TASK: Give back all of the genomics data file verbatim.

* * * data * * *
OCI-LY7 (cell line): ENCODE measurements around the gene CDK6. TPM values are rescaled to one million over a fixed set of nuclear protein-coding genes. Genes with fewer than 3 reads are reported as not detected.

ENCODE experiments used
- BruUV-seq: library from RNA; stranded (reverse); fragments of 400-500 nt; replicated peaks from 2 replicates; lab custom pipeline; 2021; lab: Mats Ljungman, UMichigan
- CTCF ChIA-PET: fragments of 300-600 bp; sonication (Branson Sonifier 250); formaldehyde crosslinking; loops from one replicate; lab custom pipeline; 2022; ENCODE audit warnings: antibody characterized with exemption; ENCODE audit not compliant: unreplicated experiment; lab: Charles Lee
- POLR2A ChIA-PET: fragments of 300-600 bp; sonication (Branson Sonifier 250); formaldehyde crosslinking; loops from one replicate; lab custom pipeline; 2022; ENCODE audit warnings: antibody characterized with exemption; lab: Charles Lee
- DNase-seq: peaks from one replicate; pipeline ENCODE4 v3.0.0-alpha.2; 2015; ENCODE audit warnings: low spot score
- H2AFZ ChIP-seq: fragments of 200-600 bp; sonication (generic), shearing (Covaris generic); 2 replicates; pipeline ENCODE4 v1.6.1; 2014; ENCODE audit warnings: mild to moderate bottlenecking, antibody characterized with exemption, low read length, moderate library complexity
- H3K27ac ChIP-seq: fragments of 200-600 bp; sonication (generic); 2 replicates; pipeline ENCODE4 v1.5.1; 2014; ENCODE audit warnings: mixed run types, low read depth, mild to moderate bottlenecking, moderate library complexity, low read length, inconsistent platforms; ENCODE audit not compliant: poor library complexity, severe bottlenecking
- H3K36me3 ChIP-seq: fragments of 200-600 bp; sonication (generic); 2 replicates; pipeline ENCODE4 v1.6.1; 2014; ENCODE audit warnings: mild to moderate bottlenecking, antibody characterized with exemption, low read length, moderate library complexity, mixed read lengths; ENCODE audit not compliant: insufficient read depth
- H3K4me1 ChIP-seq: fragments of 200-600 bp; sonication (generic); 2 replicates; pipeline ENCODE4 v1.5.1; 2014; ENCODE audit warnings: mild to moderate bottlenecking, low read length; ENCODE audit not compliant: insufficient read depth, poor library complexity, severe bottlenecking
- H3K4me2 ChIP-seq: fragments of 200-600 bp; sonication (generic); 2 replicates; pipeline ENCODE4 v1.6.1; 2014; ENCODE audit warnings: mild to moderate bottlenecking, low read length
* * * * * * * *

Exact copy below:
OCI-LY7 (cell line): ENCODE measurements around the gene CDK6. TPM values are rescaled to one million over a fixed set of nuclear protein-coding genes. Genes with fewer than 3 reads are reported as not detected.

ENCODE experiments used
- BruUV-seq: library from RNA; stranded (reverse); fragments of 400-500 nt; replicated peaks from 2 replicates; lab custom pipeline; 2021; lab: Mats Ljungman, UMichigan
- CTCF ChIA-PET: fragments of 300-600 bp; sonication (Branson Sonifier 250); formaldehyde crosslinking; loops from one replicate; lab custom pipeline; 2022; ENCODE audit warnings: antibody characterized with exemption; ENCODE audit not compliant: unreplicated experiment; lab: Charles Lee
- POLR2A ChIA-PET: fragments of 300-600 bp; sonication (Branson Sonifier 250); formaldehyde crosslinking; loops from one replicate; lab custom pipeline; 2022; ENCODE audit warnings: antibody characterized with exemption; lab: Charles Lee
- DNase-seq: peaks from one replicate; pipeline ENCODE4 v3.0.0-alpha.2; 2015; ENCODE audit warnings: low spot score
- H2AFZ ChIP-seq: fragments of 200-600 bp; sonication (generic), shearing (Covaris generic); 2 replicates; pipeline ENCODE4 v1.6.1; 2014; ENCODE audit warnings: mild to moderate bottlenecking, antibody characterized with exemption, low read length, moderate library complexity
- H3K27ac ChIP-seq: fragments of 200-600 bp; sonication (generic); 2 replicates; pipeline ENCODE4 v1.5.1; 2014; ENCODE audit warnings: mixed run types, low read depth, mild to moderate bottlenecking, moderate library complexity, low read length, inconsistent platforms; ENCODE audit not compliant: poor library complexity, severe bottlenecking
- H3K36me3 ChIP-seq: fragments of 200-600 bp; sonication (generic); 2 replicates; pipeline ENCODE4 v1.6.1; 2014; ENCODE audit warnings: mild to moderate bottlenecking, antibody characterized with exemption, low read length, moderate library complexity, mixed read lengths; ENCODE audit not compliant: insufficient read depth
- H3K4me1 ChIP-seq: fragments of 200-600 bp; sonication (generic); 2 replicates; pipeline ENCODE4 v1.5.1; 2014; ENCODE audit warnings: mild to moderate bottlenecking, low read length; ENCODE audit not compliant: insufficient read depth, poor library complexity, severe bottlenecking
- H3K4me2 ChIP-seq: fragments of 200-600 bp; sonication (generic); 2 replicates; pipeline ENCODE4 v1.6.1; 2014; ENCODE audit warnings: mild to moderate bottlenecking, low read length